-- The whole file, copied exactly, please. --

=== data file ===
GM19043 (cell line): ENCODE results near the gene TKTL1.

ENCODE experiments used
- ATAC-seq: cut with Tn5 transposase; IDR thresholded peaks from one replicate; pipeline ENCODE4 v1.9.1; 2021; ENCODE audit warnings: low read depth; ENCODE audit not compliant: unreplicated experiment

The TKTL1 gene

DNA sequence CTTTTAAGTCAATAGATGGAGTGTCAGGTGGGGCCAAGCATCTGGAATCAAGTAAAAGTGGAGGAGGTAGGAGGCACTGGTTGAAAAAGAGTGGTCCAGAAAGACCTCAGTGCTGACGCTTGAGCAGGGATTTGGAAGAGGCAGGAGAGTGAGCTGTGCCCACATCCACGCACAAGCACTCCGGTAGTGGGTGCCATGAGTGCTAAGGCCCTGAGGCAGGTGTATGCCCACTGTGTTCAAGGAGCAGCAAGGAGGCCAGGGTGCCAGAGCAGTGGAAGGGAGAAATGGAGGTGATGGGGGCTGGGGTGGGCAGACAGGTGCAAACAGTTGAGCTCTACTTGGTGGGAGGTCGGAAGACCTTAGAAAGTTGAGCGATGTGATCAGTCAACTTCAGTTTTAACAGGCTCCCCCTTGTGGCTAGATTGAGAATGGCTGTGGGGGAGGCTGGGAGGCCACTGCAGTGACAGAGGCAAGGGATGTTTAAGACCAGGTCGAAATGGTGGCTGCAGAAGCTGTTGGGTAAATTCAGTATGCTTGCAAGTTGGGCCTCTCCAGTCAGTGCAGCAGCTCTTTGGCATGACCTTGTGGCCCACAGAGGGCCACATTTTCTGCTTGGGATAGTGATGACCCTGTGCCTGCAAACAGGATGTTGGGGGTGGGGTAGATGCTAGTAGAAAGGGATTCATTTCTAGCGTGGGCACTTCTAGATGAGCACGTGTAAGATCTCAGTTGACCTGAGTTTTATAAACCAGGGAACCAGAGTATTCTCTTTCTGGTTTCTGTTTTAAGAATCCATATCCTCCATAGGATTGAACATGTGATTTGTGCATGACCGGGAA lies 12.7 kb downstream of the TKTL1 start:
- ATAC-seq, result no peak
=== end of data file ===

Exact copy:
GM19043 (cell line): ENCODE results near the gene TKTL1.

ENCODE experiments used
- ATAC-seq: cut with Tn5 transposase; IDR thresholded peaks from one replicate; pipeline ENCODE4 v1.9.1; 2021; ENCODE audit warnings: low read depth; ENCODE audit not compliant: unreplicated experiment

The TKTL1 gene

DNA sequence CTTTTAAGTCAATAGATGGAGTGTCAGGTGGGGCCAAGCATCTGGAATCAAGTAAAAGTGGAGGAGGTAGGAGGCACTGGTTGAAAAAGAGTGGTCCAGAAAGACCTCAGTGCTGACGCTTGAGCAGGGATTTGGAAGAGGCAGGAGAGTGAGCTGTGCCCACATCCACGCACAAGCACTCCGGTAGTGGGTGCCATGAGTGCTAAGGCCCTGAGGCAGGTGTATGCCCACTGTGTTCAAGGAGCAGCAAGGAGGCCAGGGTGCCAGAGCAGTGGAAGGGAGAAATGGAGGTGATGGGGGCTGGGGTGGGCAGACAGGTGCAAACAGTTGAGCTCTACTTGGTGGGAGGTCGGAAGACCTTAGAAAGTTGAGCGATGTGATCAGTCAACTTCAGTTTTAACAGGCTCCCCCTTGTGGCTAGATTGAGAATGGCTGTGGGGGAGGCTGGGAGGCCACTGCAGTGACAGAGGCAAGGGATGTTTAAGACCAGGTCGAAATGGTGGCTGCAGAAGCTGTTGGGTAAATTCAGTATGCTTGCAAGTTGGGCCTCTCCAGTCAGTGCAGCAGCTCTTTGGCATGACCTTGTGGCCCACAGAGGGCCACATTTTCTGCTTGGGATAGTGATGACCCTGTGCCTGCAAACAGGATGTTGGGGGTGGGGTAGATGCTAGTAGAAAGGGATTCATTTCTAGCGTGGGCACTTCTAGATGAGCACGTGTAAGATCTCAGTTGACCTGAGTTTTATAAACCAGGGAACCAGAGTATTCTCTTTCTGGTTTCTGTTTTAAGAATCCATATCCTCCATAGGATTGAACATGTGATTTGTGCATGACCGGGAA lies 12.7 kb downstream of the TKTL1 start:
- ATAC-seq, result no peak